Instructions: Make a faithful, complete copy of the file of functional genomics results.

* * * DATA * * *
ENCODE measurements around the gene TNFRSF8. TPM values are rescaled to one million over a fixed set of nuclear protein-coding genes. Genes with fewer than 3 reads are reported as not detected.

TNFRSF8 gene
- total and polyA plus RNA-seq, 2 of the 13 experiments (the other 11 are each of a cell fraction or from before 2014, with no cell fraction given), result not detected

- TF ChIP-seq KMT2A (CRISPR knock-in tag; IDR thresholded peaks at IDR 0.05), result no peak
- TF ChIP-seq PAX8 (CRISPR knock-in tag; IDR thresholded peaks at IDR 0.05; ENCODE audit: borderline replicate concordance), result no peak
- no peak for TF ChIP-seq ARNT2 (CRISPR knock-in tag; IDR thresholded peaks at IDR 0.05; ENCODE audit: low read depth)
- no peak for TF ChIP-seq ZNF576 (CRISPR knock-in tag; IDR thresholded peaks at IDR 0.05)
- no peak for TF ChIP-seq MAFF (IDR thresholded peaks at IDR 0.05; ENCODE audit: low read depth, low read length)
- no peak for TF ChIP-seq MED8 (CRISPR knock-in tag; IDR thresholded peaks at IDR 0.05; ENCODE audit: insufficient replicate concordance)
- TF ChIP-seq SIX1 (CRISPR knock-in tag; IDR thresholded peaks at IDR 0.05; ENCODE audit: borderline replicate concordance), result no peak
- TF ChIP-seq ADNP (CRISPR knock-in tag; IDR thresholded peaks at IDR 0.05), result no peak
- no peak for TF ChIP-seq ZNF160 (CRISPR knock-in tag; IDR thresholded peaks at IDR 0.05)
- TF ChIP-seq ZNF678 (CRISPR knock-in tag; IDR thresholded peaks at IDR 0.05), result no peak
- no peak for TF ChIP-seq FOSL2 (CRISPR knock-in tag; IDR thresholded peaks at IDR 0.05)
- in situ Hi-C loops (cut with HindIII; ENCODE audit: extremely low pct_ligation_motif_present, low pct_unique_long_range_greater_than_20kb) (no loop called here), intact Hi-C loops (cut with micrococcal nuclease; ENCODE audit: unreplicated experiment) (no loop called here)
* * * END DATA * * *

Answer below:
ENCODE measurements around the gene TNFRSF8. TPM values are rescaled to one million over a fixed set of nuclear protein-coding genes. Genes with fewer than 3 reads are reported as not detected.

TNFRSF8 gene
- total and polyA plus RNA-seq, 2 of the 13 experiments (the other 11 are each of a cell fraction or from before 2014, with no cell fraction given), result not detected

- TF ChIP-seq KMT2A (CRISPR knock-in tag; IDR thresholded peaks at IDR 0.05), result no peak
- TF ChIP-seq PAX8 (CRISPR knock-in tag; IDR thresholded peaks at IDR 0.05; ENCODE audit: borderline replicate concordance), result no peak
- no peak for TF ChIP-seq ARNT2 (CRISPR knock-in tag; IDR thresholded peaks at IDR 0.05; ENCODE audit: low read depth)
- no peak for TF ChIP-seq ZNF576 (CRISPR knock-in tag; IDR thresholded peaks at IDR 0.05)
- no peak for TF ChIP-seq MAFF (IDR thresholded peaks at IDR 0.05; ENCODE audit: low read depth, low read length)
- no peak for TF ChIP-seq MED8 (CRISPR knock-in tag; IDR thresholded peaks at IDR 0.05; ENCODE audit: insufficient replicate concordance)
- TF ChIP-seq SIX1 (CRISPR knock-in tag; IDR thresholded peaks at IDR 0.05; ENCODE audit: borderline replicate concordance), result no peak
- TF ChIP-seq ADNP (CRISPR knock-in tag; IDR thresholded peaks at IDR 0.05), result no peak
- no peak for TF ChIP-seq ZNF160 (CRISPR knock-in tag; IDR thresholded peaks at IDR 0.05)
- TF ChIP-seq ZNF678 (CRISPR knock-in tag; IDR thresholded peaks at IDR 0.05), result no peak
- no peak for TF ChIP-seq FOSL2 (CRISPR knock-in tag; IDR thresholded peaks at IDR 0.05)
- in situ Hi-C loops (cut with HindIII; ENCODE audit: extremely low pct_ligation_motif_present, low pct_unique_long_range_greater_than_20kb) (no loop called here), intact Hi-C loops (cut with micrococcal nuclease; ENCODE audit: unreplicated experiment) (no loop called here)